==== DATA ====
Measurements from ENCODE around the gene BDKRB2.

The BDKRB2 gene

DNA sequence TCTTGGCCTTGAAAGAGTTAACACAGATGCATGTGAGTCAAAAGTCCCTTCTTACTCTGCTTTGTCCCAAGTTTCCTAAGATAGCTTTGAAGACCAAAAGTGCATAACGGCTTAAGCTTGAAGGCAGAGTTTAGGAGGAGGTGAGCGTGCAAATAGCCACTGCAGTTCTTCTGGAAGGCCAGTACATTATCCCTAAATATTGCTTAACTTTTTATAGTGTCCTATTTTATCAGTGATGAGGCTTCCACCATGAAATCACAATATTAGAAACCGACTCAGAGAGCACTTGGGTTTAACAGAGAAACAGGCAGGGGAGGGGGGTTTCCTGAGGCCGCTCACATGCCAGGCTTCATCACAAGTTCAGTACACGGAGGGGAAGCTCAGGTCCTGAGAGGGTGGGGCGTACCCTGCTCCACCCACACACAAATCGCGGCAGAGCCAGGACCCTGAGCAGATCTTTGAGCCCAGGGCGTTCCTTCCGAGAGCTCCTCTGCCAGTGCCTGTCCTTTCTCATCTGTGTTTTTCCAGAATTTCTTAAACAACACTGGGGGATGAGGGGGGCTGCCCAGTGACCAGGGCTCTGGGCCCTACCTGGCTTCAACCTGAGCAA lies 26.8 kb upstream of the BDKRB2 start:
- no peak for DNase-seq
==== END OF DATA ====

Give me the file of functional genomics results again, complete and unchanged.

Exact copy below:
Measurements from ENCODE around the gene BDKRB2.

The BDKRB2 gene

DNA sequence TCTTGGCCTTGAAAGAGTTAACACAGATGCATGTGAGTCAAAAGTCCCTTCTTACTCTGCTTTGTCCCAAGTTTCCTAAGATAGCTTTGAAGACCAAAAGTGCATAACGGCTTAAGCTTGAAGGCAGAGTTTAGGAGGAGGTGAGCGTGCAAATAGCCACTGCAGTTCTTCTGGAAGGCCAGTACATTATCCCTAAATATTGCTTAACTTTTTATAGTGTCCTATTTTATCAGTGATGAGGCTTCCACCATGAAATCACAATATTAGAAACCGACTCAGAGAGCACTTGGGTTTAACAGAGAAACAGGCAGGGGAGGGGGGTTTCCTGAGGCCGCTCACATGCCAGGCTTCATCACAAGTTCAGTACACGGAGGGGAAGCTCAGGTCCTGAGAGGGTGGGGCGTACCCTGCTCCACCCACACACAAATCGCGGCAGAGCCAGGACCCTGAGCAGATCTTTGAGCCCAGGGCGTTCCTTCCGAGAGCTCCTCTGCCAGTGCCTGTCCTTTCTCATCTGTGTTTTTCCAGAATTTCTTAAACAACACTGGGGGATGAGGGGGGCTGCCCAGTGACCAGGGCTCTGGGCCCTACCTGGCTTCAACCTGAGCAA lies 26.8 kb upstream of the BDKRB2 start:
- no peak for DNase-seq